Sinking of WW2 ship HMS Hood commemorated
Relatives of those lost on HMS Hood attended a new exhibition in Dundee on the 75th anniversary of the sinking of the Royal Navy battlecruiser.
HMS Hood was hit by a shell from the German battleship Bismarck in the Denmark Strait on 24 May 1941.
Only three of its 1,418 crew survived, making it the worst loss of life from a single British warship.
Dundee's Frigate Unicorn is hosting the exhibition.
It features a nine-foot model of HMS Hood along with contemporary press articles of the sinking.
Duncan Knox from Montrose, whose 18-year-old brother John was lost with the Hood, said the exhibition brought back "sad memories" of the day.
Mr Knox, 92, said: "I was walking along the docks in Montrose and a small patrol of ships went out at that time.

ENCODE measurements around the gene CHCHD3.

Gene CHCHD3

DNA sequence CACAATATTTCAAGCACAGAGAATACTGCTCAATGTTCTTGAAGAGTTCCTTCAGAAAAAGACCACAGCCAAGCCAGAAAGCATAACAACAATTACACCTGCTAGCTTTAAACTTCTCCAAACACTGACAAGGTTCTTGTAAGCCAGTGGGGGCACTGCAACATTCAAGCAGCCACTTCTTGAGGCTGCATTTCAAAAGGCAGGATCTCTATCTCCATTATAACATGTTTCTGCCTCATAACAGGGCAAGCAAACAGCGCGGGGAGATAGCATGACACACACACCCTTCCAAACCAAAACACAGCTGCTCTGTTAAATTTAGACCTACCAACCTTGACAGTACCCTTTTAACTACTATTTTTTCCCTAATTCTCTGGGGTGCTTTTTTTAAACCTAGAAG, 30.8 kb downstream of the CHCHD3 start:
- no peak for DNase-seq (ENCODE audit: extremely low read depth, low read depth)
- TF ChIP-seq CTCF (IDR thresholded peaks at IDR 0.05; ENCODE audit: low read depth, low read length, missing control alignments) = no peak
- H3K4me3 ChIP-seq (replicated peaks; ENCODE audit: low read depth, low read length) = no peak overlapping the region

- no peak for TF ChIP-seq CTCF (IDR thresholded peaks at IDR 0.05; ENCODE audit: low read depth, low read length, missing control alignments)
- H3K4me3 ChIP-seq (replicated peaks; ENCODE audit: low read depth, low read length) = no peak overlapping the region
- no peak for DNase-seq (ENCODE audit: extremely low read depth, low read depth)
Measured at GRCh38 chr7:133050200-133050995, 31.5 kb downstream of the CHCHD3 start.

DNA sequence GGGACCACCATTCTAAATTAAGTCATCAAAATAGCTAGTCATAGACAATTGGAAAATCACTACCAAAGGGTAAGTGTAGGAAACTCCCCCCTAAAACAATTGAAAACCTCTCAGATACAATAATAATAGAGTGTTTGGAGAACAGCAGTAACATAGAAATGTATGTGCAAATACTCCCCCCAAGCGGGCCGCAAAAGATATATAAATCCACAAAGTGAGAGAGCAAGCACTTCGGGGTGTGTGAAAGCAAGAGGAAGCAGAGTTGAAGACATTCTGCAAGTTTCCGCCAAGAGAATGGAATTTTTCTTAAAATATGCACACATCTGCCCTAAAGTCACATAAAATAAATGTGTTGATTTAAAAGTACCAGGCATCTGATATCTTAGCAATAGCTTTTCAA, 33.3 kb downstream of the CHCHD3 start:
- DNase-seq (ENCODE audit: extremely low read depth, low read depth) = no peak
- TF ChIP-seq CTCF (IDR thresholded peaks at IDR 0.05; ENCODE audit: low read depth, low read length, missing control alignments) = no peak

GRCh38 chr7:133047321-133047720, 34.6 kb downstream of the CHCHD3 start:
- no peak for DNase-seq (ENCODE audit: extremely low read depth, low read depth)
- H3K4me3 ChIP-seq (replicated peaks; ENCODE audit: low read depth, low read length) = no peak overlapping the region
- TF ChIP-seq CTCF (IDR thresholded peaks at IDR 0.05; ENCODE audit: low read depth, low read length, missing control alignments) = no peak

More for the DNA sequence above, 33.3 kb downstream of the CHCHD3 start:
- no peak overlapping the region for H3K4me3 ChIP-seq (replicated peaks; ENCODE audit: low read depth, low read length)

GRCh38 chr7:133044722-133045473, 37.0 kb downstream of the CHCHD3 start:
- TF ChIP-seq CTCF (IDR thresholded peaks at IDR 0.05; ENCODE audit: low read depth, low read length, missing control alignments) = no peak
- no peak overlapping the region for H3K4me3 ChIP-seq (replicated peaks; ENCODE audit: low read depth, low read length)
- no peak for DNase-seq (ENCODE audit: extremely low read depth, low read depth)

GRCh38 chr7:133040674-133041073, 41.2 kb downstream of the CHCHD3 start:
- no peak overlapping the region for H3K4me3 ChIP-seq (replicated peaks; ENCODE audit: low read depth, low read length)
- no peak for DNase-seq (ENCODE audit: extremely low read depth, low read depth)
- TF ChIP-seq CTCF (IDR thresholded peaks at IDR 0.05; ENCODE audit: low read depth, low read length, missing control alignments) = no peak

"The bloke said he heard on the radio that the Hood had sunk.
"When I said my brother was on it, he said 'well we hear all things''".
"It wasn't until night that it was official it had been sunk.
"John was full of life and the best friend that I ever had. His memory is always there."
Wilma Barclay from Dundee, whose cousin George Jack was lost with the Hood, said: "I can remember sadness and tears.
"What I remember was what I overheard. I knew that the ship had sunk."
HMS Hood was struck near its ammunition magazines which subsequently exploded.
The sinking took place during a huge Royal Navy pursuit of the Bismarck, which was destroyed three days later. The German death toll was more than 2,000.
A number of commemorative events are taking place on the 75th anniversary of the disaster, including the unveiling in Portsmouth of the Hood's bell, which was recently recovered from the debris field around the wreck.